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Arts bodies should 'team up' to get funding - ACE
04.11.10 | Charlotte Williams
Literature organisations could partner with music bodies under the Arts Council England's new system for applying for funding.
The funding application process, launched today (4th November), will result in a number of "strategic" organisations being chosen to to take responsibility for the development of arts beyond their organisation. Smaller organisations will then be attached to them, sometimes bringing together different art forms.
Alan Davey, chief executive of ACE, said: "It might be geographical—it might be a body with some resources or expertise in something that they offer to someone in another art form, and you get cross-art form coverage. In a regional city for example the local theatre might be wanting to offer help to publishers or translators, all sorts of stuff is possible."
Arts Council England is encouraging organisations to team up when applying for funding if they can see an overlap in their work, to boost the chances of receiving funding. Similarly, after the applications are in, ACE will look to see if any organisations can be paired up, and suggest partnerships.
In a press conference unveiling the new plans, ACE chair Dame Liz Forgan and Davey stressed that, although each application to its National Portfolio Funding Programme would be looked at on an individual basis, there would be a second stage to the assessment process, with a view to maintaining a balance of funding across the arts. Forgan said: "We are determined this cut won't dent ambition for arts and audiences." However, they did not discuss how much the funding budget would be for the 2011/12 financial year.
Davey said that they were aiming to support a balanced portfolio of literature organisations, with no definite bias. He said: "Supporting the art of writing is important to us whether it is to be enjoyed in book form or written form or new writing for the stage."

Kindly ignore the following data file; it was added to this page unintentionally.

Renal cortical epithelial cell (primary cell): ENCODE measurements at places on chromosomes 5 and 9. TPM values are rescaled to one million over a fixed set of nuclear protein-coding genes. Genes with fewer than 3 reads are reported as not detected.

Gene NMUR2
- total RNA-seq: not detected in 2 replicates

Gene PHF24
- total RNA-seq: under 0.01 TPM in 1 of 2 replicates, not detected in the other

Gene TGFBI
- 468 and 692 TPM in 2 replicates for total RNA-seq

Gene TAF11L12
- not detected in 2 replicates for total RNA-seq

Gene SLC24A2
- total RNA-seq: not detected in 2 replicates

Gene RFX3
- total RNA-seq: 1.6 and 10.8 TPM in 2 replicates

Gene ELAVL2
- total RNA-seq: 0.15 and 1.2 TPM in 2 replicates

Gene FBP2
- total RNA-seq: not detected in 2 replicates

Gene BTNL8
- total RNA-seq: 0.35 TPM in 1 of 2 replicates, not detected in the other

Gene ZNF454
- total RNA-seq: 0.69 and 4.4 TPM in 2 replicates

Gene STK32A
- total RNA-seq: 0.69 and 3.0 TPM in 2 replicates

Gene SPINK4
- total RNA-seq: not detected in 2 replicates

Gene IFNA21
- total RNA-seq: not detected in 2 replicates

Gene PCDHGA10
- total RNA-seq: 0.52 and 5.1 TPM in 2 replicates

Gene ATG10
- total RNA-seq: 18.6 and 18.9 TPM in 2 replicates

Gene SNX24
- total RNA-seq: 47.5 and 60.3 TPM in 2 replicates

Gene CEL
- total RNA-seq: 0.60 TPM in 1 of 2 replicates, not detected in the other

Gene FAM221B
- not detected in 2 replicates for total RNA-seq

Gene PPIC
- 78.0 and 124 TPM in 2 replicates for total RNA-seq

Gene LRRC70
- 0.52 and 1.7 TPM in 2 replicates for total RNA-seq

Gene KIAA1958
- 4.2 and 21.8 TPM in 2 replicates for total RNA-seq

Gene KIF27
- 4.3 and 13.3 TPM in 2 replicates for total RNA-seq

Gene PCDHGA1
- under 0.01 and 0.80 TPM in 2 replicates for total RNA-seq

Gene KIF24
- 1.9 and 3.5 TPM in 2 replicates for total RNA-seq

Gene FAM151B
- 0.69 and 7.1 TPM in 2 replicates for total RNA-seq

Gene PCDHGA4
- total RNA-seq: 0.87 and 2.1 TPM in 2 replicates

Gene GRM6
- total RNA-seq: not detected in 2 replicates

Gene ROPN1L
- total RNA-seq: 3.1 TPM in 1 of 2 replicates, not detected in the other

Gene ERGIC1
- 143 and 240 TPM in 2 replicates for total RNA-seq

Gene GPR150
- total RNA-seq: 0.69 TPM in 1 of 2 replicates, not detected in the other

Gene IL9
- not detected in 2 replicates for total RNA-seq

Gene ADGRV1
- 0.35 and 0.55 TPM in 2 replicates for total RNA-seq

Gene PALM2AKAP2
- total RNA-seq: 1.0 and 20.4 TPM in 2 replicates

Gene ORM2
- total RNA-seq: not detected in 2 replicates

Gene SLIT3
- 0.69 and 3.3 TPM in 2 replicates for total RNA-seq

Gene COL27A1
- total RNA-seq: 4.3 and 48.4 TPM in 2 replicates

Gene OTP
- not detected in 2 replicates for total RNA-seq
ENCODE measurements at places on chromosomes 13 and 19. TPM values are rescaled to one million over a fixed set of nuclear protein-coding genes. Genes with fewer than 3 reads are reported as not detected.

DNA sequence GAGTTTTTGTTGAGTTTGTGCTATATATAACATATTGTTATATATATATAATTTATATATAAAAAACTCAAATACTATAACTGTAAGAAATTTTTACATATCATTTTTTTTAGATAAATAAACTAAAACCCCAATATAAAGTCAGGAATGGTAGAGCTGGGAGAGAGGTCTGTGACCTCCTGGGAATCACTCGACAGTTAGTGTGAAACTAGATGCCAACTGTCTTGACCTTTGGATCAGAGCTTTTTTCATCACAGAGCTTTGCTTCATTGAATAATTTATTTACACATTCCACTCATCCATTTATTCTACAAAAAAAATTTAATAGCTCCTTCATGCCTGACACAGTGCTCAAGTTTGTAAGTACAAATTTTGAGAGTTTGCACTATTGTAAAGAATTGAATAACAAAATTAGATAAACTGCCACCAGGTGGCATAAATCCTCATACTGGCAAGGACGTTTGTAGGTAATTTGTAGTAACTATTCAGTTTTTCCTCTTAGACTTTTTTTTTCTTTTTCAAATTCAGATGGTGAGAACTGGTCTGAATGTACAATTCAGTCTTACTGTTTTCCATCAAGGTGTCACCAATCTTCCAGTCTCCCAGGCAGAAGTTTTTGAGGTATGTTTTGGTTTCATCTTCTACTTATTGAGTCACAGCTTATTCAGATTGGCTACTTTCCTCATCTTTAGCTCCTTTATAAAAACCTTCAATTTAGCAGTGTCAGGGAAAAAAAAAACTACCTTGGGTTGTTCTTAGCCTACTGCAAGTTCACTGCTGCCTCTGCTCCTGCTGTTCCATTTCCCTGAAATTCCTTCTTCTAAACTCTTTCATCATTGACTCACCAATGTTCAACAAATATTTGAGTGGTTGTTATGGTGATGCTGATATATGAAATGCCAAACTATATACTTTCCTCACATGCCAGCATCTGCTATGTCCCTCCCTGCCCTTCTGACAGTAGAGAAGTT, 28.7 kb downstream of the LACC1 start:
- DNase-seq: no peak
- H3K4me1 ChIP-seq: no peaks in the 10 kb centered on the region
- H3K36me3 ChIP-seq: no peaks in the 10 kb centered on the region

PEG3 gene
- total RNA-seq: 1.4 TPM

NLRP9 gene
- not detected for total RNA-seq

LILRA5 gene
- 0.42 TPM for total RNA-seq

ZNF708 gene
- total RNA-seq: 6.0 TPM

Applications for funding close on 24th January 2011. Decisions will be announced in March 2011, with changes implemented in March 2012, giving organisations a year to adjust to any shift in funding. There will be no opportunity to appeal against a funding decision. Guidelines for the
application process can be found here.
The criteria for receiving funding is based on ACE's goals and priorities set out in its 10-year strategic framework "Achieving Great Art for Everyone". Any organisation hoping to secure funding is asked to demonstrate how it meets any two, or more, of five goals. The goals are: talent and artistic excellence are thriving and celebrated; more people experience and are inspired by the arts; the arts are sustainable, resilient and innovative; the arts leadership and workforce are divers and highly skilled, and every child and young person has the opportunity to experience the richness of the arts.
Most organisations are expected to apply for three years of funding, but would be able apply for only two years or as many as six, in exceptional circumstances. Speaking to the press, Davey and ACE chair Dame Liz Forgan were vague as to when the application process would be open again after the initial allocations. Forgan said: "We will have to manage the flow [of funding and applications] more skilfully."
Davey also said that organisations should not be looking to change their remit in order to secure funding, but should build on their existing strengths and character. He said: "I would hope that they would see things within the goals that we've got that they would be able to latch on to." Despite this, Arts Council England predicts the number of bodies it funds will be cut by more than 100 by 2015.
Talking about the particular situation of previously regularly-funded specialist publishers working with translations, doubly-struggling due to funding cuts throughout Europe, Davey said: "I think we always said that we don't want to substitute for other people who have pulled out [of offering funding] but if people are important to us then we will have conversations. Also, if we can help solve any problems with Europe then that's something we should take seriously as well. Although I do appreciate that in Europe it is difficult to get stuff done. That's more of a long-term aspiration than an immediate one."